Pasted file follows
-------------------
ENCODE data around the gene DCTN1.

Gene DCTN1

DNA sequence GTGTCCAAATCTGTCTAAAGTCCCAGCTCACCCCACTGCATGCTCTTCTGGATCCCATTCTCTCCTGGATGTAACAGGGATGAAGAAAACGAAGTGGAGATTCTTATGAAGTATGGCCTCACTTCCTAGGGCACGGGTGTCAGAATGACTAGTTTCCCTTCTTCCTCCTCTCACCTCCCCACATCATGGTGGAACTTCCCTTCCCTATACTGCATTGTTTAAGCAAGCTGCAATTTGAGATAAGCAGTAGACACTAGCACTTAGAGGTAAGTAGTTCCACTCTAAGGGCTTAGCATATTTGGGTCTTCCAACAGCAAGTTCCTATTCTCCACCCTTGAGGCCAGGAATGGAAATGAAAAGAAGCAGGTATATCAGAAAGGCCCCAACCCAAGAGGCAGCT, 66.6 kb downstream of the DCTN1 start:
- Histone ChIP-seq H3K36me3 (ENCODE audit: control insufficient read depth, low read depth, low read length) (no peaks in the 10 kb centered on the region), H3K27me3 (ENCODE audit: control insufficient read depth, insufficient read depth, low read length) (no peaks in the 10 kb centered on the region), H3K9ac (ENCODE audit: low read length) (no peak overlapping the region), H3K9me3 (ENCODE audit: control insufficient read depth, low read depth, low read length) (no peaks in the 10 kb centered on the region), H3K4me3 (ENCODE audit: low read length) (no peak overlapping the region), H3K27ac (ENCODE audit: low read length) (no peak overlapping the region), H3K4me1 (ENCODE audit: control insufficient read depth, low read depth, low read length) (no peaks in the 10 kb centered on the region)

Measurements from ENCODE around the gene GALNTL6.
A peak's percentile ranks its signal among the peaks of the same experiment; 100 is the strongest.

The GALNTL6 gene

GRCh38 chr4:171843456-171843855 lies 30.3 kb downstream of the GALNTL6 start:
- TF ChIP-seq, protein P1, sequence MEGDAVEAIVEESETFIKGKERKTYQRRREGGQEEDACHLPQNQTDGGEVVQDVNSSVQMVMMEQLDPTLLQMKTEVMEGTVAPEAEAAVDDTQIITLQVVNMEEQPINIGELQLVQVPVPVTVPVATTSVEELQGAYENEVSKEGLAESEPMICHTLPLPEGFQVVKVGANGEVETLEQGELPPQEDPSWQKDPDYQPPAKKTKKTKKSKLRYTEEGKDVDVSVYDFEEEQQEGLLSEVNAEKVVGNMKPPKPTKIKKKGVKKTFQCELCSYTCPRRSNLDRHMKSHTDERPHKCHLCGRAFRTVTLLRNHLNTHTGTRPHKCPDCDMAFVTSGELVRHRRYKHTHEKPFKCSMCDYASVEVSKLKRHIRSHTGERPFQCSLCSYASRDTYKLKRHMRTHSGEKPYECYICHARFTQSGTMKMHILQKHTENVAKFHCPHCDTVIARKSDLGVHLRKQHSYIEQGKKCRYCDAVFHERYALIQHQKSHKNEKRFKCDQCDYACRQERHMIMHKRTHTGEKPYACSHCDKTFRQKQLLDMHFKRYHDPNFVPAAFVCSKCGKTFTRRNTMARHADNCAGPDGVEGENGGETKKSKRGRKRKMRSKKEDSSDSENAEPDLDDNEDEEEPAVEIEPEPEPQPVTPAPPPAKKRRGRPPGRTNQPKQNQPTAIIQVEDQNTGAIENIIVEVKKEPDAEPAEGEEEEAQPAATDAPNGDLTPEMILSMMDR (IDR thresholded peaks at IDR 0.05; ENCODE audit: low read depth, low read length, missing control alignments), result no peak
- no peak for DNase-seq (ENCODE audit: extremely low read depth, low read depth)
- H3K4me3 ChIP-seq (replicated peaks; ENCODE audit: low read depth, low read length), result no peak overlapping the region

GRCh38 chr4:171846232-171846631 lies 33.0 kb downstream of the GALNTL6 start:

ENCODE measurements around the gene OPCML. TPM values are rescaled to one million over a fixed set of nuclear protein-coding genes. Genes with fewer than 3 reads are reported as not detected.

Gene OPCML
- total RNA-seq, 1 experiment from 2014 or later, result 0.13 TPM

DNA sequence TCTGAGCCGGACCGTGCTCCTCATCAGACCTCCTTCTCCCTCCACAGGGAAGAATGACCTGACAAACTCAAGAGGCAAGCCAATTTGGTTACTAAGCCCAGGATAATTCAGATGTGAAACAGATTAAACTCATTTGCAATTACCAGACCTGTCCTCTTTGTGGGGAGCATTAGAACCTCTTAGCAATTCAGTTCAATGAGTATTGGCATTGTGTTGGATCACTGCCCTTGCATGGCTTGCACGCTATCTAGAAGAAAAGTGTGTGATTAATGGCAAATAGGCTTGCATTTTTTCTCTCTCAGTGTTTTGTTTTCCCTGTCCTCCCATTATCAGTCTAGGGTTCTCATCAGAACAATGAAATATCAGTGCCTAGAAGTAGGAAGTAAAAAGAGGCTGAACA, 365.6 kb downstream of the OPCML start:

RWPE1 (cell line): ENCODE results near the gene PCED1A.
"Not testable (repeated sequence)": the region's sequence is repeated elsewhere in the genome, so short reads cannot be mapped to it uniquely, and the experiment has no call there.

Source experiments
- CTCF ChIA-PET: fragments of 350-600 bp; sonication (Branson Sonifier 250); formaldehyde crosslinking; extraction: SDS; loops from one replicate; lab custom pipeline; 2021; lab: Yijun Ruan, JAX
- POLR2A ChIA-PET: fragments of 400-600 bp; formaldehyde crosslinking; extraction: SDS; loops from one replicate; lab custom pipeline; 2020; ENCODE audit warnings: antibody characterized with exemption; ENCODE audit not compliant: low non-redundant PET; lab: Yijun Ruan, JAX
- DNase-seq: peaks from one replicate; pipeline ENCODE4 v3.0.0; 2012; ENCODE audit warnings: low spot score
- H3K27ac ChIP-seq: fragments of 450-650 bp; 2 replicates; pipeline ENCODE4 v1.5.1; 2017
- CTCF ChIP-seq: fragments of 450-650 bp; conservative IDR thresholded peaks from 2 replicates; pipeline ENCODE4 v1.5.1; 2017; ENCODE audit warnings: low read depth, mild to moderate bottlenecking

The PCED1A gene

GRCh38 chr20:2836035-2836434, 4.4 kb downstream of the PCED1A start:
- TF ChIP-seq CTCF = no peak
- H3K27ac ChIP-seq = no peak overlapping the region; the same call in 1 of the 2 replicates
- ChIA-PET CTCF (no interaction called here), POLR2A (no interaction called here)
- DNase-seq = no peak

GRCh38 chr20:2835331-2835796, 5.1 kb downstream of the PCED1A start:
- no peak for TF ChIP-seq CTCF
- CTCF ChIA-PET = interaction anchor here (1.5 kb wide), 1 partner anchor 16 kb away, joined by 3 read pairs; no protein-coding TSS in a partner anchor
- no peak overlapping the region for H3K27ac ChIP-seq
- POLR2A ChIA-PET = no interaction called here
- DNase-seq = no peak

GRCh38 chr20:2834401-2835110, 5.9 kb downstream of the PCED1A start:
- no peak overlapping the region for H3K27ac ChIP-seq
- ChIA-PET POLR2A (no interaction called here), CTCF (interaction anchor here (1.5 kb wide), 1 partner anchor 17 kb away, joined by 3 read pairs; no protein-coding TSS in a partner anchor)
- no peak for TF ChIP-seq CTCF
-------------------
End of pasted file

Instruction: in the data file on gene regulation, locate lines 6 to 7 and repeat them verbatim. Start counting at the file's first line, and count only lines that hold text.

A peak's percentile ranks its signal among the peaks of the same experiment; 100 is the strongest.

The GALNTL6 gene